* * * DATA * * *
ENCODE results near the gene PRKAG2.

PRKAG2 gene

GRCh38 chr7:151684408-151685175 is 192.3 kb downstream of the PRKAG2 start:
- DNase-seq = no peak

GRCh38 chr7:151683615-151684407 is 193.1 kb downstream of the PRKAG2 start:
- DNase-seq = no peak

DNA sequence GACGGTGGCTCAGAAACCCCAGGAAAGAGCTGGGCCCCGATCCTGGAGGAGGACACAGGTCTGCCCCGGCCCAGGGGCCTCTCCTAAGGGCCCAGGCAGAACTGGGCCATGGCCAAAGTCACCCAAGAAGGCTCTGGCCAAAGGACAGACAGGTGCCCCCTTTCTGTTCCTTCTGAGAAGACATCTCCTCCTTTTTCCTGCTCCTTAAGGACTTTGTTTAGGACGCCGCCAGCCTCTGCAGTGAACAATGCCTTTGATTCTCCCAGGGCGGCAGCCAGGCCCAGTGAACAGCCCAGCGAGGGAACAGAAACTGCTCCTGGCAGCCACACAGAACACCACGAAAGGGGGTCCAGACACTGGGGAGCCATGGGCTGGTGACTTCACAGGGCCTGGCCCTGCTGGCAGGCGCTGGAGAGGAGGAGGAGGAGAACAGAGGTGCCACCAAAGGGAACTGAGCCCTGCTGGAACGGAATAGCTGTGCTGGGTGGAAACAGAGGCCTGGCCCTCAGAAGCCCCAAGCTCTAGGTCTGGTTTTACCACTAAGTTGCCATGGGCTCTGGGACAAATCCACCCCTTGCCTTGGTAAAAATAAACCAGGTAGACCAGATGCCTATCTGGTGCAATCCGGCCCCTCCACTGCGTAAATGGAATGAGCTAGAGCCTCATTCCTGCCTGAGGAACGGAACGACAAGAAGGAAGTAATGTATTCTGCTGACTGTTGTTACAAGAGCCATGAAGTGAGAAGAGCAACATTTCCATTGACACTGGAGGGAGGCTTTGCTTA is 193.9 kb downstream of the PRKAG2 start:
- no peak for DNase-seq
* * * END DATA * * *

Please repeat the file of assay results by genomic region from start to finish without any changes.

ENCODE results near the gene PRKAG2.

PRKAG2 gene

GRCh38 chr7:151684408-151685175 is 192.3 kb downstream of the PRKAG2 start:
- DNase-seq = no peak

GRCh38 chr7:151683615-151684407 is 193.1 kb downstream of the PRKAG2 start:
- DNase-seq = no peak

DNA sequence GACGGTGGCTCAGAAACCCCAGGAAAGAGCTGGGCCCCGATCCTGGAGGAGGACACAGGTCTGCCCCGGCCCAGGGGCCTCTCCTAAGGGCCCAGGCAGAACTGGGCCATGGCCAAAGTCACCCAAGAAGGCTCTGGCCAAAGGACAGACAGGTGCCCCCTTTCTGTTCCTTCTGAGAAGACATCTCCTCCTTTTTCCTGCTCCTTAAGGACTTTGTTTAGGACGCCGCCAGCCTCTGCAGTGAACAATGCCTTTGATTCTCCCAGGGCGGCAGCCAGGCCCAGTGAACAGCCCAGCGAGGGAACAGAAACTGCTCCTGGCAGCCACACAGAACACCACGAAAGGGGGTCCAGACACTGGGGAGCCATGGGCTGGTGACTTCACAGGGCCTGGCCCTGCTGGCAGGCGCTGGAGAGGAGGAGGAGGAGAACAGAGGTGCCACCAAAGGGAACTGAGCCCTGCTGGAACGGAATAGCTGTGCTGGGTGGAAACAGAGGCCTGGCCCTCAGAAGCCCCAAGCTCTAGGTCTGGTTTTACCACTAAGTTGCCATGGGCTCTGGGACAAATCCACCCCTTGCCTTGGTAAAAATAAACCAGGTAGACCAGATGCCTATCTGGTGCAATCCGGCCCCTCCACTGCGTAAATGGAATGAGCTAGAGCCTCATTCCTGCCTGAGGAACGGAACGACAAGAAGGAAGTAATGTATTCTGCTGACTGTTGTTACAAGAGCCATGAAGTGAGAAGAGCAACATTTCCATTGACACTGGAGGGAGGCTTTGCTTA is 193.9 kb downstream of the PRKAG2 start:
- no peak for DNase-seq